PARIS -- A writer's voice has always had special weight in Russia, but it matters only when Russians are ready to listen. At least that is the experience of Boris Akunin, the best-selling detective novelist who popped up late last year as a prominent member of the political opposition to President Vladimir V. Putin.
"I've always said what I thought," said Mr. Akunin, 56, whose round glasses and slight beard give him the look of an impish owl. "Before, I was rarely asked about my political opinion. When I was, I would say what I thought, but no one was particularly interested."
On a recent rainy evening in Paris, on his way back to Moscow, where the anti-Putin opposition is engaged in an ever riskier game of cat-and-mouse with the authorities, Mr. Akunin explained how Russian society, with its growing middle class, was finally coming of age.
"If in the early 1990s, Russia was clearly not ready, now there is a chance to become a democracy, and stay a democracy," he said during an hourlong conversation over a glass of whiskey. "There's a slow movement toward the democratic awareness of Russian society. It's not going fast, but that is good, because fast can be dangerous."
Akunin is in fact a pen name, one of several chosen over the years by Grigori Chkhartishvili, a historian and expert on Japanese culture. Five years ago, he dreamed up two others; one was Anna Borisova, a female writer whose picture was a digitally altered version of himself and whose critical success was a secret delight he shared only with his wife and his publisher, until all was revealed earlier this year.
But Akunin is the name that stuck, and it is the one he uses publicly (it is certainly easier to pronounce), mainly because Akunin is the creator of Erast Fandorin, a 19th-century Russian dandy and gambler whose swashbuckling exploits are told in 14 books that have sold about 30 million copies in Russia alone and been made into three movies.
Mr. Akunin said his value to the protest movement had been precisely his contact with a broad demographic of Russian readers that reaches well beyond the traditional intelligentsia. "If my role is noticed, it is because I am a writer, a writer of mass literature," he said. "My main audience is the middle class."
Still, he has no intention of giving up his writer's life -- quite a comfortable one, at that -- to become a political activist. "Some of us are like a volunteer fire brigade," he said, "but that doesn't mean we want to become professional firefighters."
In what Mr. Akunin considers a "very important" development, about 80,000 members of the Russian opposition went online last month to vote for a "coordinating council." The top vote-getter was the anti-corruption blogger Aleksei Navalny, and the second was Dmitry Bykov, a well-known Russian writer and critic.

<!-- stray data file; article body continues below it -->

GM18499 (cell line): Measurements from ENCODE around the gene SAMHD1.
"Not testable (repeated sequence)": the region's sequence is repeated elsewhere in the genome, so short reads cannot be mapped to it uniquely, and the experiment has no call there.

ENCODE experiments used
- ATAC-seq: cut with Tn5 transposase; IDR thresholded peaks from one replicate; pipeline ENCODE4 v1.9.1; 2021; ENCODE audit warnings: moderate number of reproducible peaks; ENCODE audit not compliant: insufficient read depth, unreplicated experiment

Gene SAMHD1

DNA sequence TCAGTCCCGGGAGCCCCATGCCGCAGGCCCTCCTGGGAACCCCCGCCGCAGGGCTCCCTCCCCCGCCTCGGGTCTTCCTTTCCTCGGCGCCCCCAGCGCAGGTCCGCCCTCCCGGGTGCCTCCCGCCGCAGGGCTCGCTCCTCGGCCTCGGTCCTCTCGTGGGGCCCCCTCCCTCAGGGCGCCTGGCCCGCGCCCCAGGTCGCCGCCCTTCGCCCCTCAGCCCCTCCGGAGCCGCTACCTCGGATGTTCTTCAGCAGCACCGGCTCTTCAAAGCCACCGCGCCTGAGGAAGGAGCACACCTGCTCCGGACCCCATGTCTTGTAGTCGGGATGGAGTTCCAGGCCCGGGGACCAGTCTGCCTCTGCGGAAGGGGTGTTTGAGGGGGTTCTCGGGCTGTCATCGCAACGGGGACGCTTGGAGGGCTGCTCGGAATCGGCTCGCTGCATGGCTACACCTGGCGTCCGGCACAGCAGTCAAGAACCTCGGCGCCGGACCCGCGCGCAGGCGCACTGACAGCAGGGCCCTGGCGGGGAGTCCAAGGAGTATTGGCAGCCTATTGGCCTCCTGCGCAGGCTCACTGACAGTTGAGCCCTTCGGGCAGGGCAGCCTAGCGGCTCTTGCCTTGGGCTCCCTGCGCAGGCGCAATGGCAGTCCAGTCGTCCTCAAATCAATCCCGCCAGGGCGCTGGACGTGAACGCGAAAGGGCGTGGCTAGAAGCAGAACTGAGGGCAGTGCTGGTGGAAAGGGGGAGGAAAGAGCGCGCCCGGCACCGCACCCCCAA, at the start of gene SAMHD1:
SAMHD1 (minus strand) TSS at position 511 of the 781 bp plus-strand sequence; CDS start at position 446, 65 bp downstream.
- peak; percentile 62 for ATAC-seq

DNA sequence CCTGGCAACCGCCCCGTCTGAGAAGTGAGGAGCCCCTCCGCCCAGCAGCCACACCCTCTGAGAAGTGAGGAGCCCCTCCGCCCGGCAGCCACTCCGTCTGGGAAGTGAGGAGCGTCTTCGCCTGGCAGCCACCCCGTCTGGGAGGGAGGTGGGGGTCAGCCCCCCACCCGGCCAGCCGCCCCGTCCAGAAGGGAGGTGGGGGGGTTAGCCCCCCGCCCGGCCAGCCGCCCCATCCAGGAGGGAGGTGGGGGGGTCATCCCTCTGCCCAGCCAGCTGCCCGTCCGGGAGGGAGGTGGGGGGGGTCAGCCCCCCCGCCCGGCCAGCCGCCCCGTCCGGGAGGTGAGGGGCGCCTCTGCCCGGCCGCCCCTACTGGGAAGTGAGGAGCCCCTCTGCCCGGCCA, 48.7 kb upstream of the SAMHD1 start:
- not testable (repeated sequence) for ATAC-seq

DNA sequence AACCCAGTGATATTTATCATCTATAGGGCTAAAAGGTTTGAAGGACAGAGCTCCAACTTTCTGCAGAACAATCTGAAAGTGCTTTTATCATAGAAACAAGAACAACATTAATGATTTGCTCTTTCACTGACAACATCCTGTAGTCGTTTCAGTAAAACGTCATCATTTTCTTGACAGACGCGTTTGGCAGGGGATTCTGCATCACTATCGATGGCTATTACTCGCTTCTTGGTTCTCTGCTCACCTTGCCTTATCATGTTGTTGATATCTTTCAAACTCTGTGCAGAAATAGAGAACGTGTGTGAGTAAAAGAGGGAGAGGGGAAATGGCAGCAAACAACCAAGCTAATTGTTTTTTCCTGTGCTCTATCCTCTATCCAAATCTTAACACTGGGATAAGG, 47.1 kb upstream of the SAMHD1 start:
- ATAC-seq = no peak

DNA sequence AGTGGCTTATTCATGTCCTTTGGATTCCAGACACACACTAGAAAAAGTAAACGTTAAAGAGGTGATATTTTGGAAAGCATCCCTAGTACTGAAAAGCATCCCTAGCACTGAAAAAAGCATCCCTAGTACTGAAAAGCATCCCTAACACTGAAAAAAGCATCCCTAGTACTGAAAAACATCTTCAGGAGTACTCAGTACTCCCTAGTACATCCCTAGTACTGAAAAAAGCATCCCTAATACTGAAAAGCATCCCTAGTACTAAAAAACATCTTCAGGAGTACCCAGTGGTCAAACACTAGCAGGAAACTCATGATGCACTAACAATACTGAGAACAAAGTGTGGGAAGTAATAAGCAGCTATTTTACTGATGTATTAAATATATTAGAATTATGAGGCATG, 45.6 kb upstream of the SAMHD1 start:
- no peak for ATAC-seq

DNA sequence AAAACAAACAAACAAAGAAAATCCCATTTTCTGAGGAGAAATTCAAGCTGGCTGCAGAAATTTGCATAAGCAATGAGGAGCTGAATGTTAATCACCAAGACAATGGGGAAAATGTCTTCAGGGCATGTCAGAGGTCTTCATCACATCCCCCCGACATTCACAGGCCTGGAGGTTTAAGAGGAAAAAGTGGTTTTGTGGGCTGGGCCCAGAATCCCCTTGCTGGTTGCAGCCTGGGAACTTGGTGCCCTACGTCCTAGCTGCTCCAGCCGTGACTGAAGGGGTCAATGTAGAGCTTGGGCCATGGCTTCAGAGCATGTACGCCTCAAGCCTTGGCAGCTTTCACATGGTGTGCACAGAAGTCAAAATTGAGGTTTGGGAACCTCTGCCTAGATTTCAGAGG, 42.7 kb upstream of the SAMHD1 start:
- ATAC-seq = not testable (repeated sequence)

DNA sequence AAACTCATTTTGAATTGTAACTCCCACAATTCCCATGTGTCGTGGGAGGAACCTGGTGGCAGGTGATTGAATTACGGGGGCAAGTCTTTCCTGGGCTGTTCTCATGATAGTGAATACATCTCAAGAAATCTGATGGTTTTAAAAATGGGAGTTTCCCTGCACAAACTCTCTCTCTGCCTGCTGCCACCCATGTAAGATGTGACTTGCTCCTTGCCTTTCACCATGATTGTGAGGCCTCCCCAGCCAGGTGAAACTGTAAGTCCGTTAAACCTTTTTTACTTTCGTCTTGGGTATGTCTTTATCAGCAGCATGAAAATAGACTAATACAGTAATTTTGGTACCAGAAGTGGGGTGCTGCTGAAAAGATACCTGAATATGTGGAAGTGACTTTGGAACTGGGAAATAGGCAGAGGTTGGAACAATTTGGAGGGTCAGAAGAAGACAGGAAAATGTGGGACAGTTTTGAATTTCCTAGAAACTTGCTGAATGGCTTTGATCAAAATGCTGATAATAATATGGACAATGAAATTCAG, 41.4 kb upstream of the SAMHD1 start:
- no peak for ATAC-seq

Mr. Akunin hopes this will finally give leadership and discipline to government opponents who he said had made plenty of mistakes. Luckily for them, he said, the authorities have made even more.
"This face-off, I call it a contest between the 'dumb' and the 'dumber,"' he said. In this case, he says the "dumber" is "the power," the collective noun Russians use to describe their rulers.
Mr. Akunin's political involvement dates from Sept. 24, 2011, when Mr. Putin laid claim to a third term as president. Then came the mass protests over evident fraud during parliamentary elections last December. By the time Mr. Putin was sworn in as president in May, the situation had become clear, Mr. Akunin said.
"There's been an important change," Mr. Akunin said. "He no longer makes any effort to appeal to educated people."
For the past seven years, Mr. Akunin has divided his time between Moscow and Saint-Malo, on the Brittany coast of France, where he writes his books at an astonishing pace. Boris Akunin produces two novels a year "at cruising speed," he said. His other two pseudonyms -- Borisova and Anatoly Brusnikin -- produced three books apiece between 2007 and 2011.
If Mr. Akunin needs the isolation and orderly life of Northern Europe to write, he still relies on Russia for inspiration. "It's easier to come up with ideas in Russia, but when you need discipline, it's not there, it's not an organized place," he said.
As he stepped up his political activities, Mr. Akunin also decided to switch his literary style. First he had to plot an end for Fandorin (how he will do it over the course of two more books remains a secret). "It's not that I am sick of him," he said blithely. "I've just exhausted him: He was like a big cow that I have been milking for so long that there's no milk left."
Then he produced "a heavy depressive Russian novel," called "Aristonomia." "For the first time, I wrote for myself, it was stream of consciousness, something of that sort," he said. He shrugged when asked to explain the title. "The word doesn't exist," he said. "I made it up."
In recent months, the Russian government has stepped up pressure on the opposition. A national television channel has aired two documentaries attacking its motives and methods, in a style redolent of Soviet-era propaganda. Several key leaders have been arrested; one was said to have been kidnapped in Ukraine and brought back to a Moscow prison.
Mr. Akunin has been spared direct attacks, although the tax police have scoured his returns, and his books have been "investigated" for passages that might violate Russia's arcane anti-extremism laws. "It's pretty absurd to talk about extremism in a novel about the 19th century," he said.
The Russian government's heavy-handed tactics give Mr. Akunin reason to be optimistic. "They're getting nervous, first, and second, they're stupid," Mr. Akunin said. "When they try scare tactics, people switch from being indifferent to getting irritated."world
This article originally appeared in The New York Times.